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Use when a lack of precision prevents you from understanding the material.

Add {{When}} after a time period to indicate that the time period is so vague or ambiguous that you do not understand what is being said. Wikipedia does not ban the use of general or relative time descriptions, like "before", "after", "since then", "now", or "in modern times" if the context is sufficiently clear for you to understand what time period is being referred to. For example, the typical reader will easily understand that the word now in the sentence, "In the Roman era, most people died before age 25, but now it is typical for a person living in the developed world to live well past age 70" refers to the time at which the reader is reading the sentence, e.g., this year.

You may append a date to the template in the following format:

{{When|date=May 2024}}


  • Do not substitute this template.
  • If you don't add a date parameter, a bot will date your entry with the month and year at a later time.
  • The date parameter consists of the name of the current month and the year only, not full dates. The names of the months are capitalized in English. Any deviation from these two rules will result in an “invalid date parameter” error.

Do not use for disputes: If the date in question is disputed (controversial, unlikely, impossible, or otherwise more problematic than simply needing clarification), use {{Citation needed}}, {{Dubious}}, {{Disputed-inline}} or some other dispute template.

After placing the template in the article, it is a good idea to create a new When heading on that page’s talk page, so as to provide a forum to discuss the unclear time reference.


The following are some examples of unclear time references.

References tied to the present

Wikipedia pages will exist for decades, and any reference to the present "now" will be incorrect or misleading in a year or two. In fact, since Wikipedia readers cannot easily determine when a particular statement was written, any use of the present is immediately unclear as to when exactly is meant.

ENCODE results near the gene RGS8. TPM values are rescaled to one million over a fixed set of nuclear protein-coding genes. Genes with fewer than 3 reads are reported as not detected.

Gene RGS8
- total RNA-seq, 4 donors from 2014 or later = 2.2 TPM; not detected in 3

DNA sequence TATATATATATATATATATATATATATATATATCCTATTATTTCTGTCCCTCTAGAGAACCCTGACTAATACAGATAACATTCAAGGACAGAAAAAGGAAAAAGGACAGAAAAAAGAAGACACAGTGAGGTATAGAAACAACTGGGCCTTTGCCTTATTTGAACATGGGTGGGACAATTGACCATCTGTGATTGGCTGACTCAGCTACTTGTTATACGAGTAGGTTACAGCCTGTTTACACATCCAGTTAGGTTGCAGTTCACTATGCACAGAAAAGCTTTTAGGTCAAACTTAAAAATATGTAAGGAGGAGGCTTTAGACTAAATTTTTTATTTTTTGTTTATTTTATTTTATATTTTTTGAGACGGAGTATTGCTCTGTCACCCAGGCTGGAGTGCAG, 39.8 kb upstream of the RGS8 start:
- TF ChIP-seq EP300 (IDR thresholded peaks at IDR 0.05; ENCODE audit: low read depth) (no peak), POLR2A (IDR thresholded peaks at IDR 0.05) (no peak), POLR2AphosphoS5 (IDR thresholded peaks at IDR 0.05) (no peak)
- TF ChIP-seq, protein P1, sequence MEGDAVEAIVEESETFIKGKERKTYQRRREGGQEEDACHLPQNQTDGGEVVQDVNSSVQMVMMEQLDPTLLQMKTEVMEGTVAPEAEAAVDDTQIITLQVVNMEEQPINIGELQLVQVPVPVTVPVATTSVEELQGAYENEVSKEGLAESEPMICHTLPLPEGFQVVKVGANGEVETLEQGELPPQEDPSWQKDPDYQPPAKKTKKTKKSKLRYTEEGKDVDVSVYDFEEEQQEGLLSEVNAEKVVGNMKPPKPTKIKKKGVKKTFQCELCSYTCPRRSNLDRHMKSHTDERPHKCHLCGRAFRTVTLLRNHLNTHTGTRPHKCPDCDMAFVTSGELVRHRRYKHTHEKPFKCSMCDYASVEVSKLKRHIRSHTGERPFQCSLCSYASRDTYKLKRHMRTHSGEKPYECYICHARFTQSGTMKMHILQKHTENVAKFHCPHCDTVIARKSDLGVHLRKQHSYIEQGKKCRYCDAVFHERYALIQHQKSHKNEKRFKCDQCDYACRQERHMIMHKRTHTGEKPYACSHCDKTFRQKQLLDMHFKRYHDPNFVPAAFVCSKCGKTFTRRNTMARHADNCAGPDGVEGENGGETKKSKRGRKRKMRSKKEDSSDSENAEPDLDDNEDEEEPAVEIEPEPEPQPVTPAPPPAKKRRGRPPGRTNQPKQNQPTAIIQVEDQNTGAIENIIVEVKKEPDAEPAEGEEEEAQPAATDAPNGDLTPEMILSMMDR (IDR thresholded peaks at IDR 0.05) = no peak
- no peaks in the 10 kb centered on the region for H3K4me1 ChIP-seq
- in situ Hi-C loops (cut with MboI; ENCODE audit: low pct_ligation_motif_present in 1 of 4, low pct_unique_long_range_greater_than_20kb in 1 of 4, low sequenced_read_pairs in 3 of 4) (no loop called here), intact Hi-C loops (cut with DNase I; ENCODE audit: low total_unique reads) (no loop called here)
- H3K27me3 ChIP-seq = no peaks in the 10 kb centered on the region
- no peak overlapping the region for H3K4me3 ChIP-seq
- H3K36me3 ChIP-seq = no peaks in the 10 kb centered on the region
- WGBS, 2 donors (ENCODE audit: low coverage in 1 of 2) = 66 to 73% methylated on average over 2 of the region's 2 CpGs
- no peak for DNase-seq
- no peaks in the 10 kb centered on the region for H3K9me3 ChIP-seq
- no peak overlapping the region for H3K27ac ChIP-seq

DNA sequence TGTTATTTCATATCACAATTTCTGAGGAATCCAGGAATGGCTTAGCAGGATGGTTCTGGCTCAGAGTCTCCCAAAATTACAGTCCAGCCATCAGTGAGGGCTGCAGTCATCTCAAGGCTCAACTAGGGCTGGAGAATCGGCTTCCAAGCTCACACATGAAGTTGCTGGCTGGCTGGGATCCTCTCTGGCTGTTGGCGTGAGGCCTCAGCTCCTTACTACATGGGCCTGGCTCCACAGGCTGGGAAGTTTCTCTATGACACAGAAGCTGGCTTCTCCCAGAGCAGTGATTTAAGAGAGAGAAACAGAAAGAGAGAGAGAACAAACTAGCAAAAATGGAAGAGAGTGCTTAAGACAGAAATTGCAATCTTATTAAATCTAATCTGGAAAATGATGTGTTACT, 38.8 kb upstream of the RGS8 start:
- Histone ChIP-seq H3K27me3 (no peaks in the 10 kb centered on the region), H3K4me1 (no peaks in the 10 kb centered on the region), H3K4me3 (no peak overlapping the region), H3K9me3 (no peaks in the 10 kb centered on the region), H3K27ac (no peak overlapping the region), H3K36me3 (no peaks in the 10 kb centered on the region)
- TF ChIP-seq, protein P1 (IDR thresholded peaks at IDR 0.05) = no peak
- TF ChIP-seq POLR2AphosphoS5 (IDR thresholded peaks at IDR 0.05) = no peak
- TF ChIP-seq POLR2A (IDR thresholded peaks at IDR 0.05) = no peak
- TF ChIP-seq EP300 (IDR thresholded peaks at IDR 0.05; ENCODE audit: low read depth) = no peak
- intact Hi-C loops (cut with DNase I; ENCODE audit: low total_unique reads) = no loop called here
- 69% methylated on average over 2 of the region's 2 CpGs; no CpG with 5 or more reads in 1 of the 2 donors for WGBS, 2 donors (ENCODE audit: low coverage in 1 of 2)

Sentences tied to the present that are likely to grow out-of-date may revealed by:

  • Words such as "presently", "currently", "now" or "today";
  • References to "this year", "this decade" or "this century";
  • Phrases such as "is in talks", "is planning", or "to this day".
  • Statements that use the word "still" in a context, such as: "The statue is still standing in its original location."

Forward- and backward-looking statements may also be unintentionally anchored in the present:

  • Sentences about future intentions ("will acquire Saab")
  • The present perfect progressive ("has been recording a new single")
  • The immediate past ("for the past 10 years")
  • Relative time references ("last year", "10 years ago", "in 10 years", "within a decade", etc.)

One way to correct such usage is with an introductory phrase such as "In April 2007" or "As of 2007" (best used with the {{As of}} template). Another way is to omit the present reference altogether (e.g. replace "He has worked there for the past 10 years and still works there today" with "He first began work there in 1995".)

Imprecise time specifiers

Other time references may also be vague or ambiguous. Words like "recent", "lately" or similar may need clarification. Is "recent" used to mean last week, last month, last year, last century? Such wording may not be obvious to the reader unless it is clarified or reworded.

There are many words or phrases that may imply a certain amount of time had passed without exactly indicating how long or when. Some further examples include:

  • "for some time"
  • "for a while"
  • "often"
  • "frequently"
  • "previously"
  • "formerly"
  • "at one point"
  • "at a certain point"
  • "during one period" (or "stage" or "phase")

Another example is the phrase "used to" when applied in a context, such as "He used to go there every day."

Date ambiguity

A date written in the format mn/xy/2009 may mean different things in different places — and even in the same place. To some, 1/4/2009 means "1 April 2009"; to others, "4 January 2009".

Seasons used as times

Seasons are local phenomena and their usage as dates is hence even more vague than might be apparent at first sight.

This usage often manifests itself in phrasing like the following:

  • [Some event happened] in [the season] of [year].
  • [Something was completed] by [the season] of [year].

Where the meaning is mainly temporal, preferably use the most precise language reasonable :

  • 15 September — 5 November 1995
  • March — October 1994
  • Fourth quarter of 1989
  • Early part of 1962

See WP:MOSNUM for more details.


Do not change ambiguous material in a direct quotation. Instead give an appropriate clarification in brackets:

The statue is inscribed: “For the valiant heroes of 1/4/2009” (1 April 2009)

See also


This is the TemplateData documentation for this template used by VisualEditor and other tools.


Use after a statement of a time period in an article that is so vague or ambiguous you do not understand which period is being referred to.

Template parameters


The month and year you added this template to the article, use the full month name and four digit year, e.g. August 2013


cs:Šablona:Kdy? da:Skabelon:Hvornår ja:Template:いつ ko:틀:언제 pt:Predefinição:Quando ru:Шаблон:Когда uk:Шаблон:Коли